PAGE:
To strengthen my argument, it will be helpful to pause a moment to consider the reading of Plato I am proposing here. To be sure, Ricœur is not really a very “Platonic” author. Still, in several places he proposes a quite original reading, by showing that Plato’s problem was one of language, of the search for a metalanguage that would permit a critique of sophism and of tyranny. The problem of the ideas is for Plato a problem of language. So, prodded by this sharp question, we can say that Plato aims at those ideas that lie at the origin of meanings, that serve as the basis for names : the idea is an arché. But then it is not possible to know the idea as some separate unity, and there is no accessible meta-language. We have to work with our ordinary language, and this is why we have to become “better dialecticians.” Unlike those Platonists who tended to hypostasize words, for Plato the One, the Principle or arché does not wipe out the Multiple, the Many. There is a One only in relation to the Many and vice versa.
This is why the exercise of Socratic doubt for Plato has to take place between two limits, the one based on doubt that ends in a witty quip or cynical invective, the other which is that of a Pyrrhonism that takes shelter in an impenetrable silence. It is in this sense that it seems to me that Ricœur is a defender of a philosophical genre, of the properly philosophical use of that interrogative inquiry which was sceptein in the dialectical exercises of the Academy of Plato’s direct successors up to Carneades. Ricœur writes, for example, that “Plato left us an incomplete ontology, full of many possible developments. It was Plotinus who turned it into a system. Plato only wanted to write dialogues.”
All Ricœur’s works are arranged in such a way as to create durable doubts, intriguing questions, they are meant to multiply perplexities, to augment our sense of how much uncertainty we can bear. His setting out of an unsurpassable “conflict of interpretations,” his acceptance of unsolvable ethical dilemmas, of the irreducibility of disciplines that oblige us to bring together heterogeneous approaches, all contribute to reinforce this feeling.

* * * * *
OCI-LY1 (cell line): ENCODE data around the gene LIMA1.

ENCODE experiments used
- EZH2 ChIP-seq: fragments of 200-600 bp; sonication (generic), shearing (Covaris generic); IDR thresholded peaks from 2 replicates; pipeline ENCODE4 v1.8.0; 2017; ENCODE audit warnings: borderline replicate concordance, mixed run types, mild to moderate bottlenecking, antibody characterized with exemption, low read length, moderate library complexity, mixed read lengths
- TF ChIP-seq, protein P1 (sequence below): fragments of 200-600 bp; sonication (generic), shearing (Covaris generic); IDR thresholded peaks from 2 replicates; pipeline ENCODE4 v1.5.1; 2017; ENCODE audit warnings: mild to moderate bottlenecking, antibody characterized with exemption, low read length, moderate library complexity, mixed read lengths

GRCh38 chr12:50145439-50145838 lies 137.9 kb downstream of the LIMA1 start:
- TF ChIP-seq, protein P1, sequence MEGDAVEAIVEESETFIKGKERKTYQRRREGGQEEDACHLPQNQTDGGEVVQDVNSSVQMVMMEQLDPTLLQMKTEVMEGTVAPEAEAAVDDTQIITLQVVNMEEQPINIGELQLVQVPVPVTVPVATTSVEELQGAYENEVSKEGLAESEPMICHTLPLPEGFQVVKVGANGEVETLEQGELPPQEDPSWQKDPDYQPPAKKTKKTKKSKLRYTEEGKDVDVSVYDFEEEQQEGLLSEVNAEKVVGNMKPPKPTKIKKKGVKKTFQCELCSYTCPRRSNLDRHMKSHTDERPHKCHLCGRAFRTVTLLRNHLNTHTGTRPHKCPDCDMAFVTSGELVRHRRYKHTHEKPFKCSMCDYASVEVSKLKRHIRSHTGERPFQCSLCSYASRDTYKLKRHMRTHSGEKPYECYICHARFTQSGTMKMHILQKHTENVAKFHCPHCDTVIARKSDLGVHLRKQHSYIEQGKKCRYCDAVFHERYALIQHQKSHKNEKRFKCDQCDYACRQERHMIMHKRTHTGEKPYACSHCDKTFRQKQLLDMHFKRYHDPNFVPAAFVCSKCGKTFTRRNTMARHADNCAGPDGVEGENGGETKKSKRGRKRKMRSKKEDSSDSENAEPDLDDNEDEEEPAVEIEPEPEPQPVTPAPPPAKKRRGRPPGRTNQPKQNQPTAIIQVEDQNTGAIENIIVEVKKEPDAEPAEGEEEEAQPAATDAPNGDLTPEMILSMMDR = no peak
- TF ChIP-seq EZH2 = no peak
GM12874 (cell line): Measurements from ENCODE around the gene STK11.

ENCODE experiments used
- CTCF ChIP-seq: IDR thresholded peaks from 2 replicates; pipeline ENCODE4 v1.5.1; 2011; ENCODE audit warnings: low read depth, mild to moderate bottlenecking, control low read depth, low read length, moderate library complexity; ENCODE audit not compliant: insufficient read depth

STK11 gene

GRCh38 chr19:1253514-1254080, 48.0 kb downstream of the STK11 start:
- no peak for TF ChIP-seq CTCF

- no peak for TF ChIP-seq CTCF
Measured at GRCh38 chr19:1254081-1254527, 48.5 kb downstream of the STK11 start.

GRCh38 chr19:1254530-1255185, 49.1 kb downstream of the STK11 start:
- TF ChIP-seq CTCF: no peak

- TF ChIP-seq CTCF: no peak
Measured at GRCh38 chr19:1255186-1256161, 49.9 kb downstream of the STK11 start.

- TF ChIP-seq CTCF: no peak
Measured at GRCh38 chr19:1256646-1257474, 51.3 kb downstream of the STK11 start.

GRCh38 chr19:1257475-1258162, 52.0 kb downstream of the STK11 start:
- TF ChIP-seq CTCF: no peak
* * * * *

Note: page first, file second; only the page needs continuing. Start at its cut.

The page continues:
Furthermore, for Ricœur as for Plato, it is difficult to know where his thinking really lies. He “externalizes” every form of discourse that he is able to isolate, if possible by attributing it to someone else, to an “other.” But with this comes the question of his own “voice,” can it lie anywhere other than in the interval between and even the composing of successive readings, ones that he takes up but then abandons, no one of them being able to claim the status of the final word. A bit like the lively portraits of Protagoras or Aristophanes that Plato presents are also literary creations, Ricœur’s successive readings of Aristotle or Augustine, of Levinas and Heidegger are both wonderfully faithful to them and reconstructions of different discourses presented in such a way that Ricœur can use two opposed theses powerful enough to resist one another. I experienced this myself in finding myself opposed to Derrida on the course of pardoning at the end of Memory, History, Forgetting.
But let me turn now to French thought and I hope you will permit me to propose one general overarching question : What can the thinkers I have referred to, who cover such a large spectrum of opinion, have in common, given so many different forms of skepticism? First of all, it is a certain distrust with regard to modernity. This observation was already made by Habermas against the french tradition, who for so long has been the champion of the ideals of the Enlightenment, of modernity, of universalism, and who has become more and more conservative. It is as if, having been for so long committed to openness, to emancipation and development, this tradition is on the way to becoming the sorcerer’s apprentice that wants to break the spell that it itself has unleashed, but which has escaped its control.
A too quick caricature of this “French school” might see in it an almost melancholic thought : an anthropology of cultures that suspend time (Levi-Strauss), an archeology of knowledge against the modern will to control (Foucault), a deconstructing of Western thought by differance (Derrida), a revealing of the post-modern condition (Lyotard), a phenomenology of embodied subjectivity (Henry) or of otherness directed against the development that holds Western thinking it its grip (Levinas). In short, a France that resists globalization and no longer believes in progress. To be sure, this announced defeat of modernity can also be read and respected as a genuine thinking about decline.